Que? Como te llamas?
After spending all morning not understanding my subject, things didn't get any easier as the afternoon rolled around.
I needed to find a feature and was told to head south to the Genola area where all the orchards were.
Feeling like the weather and season, I searched around the apple fields. It was a cool 70 degrees and the aroma of apples could be smelled from my car. All I wanted was some apple cider.
After failing for a good 20 minutes, I finally stumbled across some workers. I pulled my car into the field and told Rusty Newton, a worker, who I was.
"Sure, go ahead out there," he said. "Just know, not one of them speaks English."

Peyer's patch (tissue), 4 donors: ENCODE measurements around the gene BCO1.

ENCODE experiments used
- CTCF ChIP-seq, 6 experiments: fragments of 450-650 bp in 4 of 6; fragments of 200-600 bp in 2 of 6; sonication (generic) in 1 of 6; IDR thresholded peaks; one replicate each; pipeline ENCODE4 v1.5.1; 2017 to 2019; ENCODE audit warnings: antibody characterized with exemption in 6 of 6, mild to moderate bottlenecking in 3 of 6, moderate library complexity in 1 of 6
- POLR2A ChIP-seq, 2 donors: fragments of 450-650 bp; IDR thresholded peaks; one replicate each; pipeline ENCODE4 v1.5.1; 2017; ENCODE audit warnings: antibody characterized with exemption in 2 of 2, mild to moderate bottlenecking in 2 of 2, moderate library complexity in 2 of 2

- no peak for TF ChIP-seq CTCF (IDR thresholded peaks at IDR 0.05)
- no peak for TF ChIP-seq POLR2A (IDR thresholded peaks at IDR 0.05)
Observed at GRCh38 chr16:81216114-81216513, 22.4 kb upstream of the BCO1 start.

Oh, great. My Spanish sucks. I blame it on my high school teacher. She always had a personal vendetta out for me and was never willing to help me.
So I trekked back, crushing rotten apples as I walked through the trees, until I heard some Spanish singing.
"Que pasa," I said confidently, and then began shooting.
After sometime, and many failed conversations with the workers in the field, I used the only phrase I knew would actually be helpful, and that I knew what it meant.
Como te llamas? Or "What's your name" in English.
Thankfully it worked. But I couldn't wait to get back to the office to speak about things and languages I knew. It had been a long day of confusion.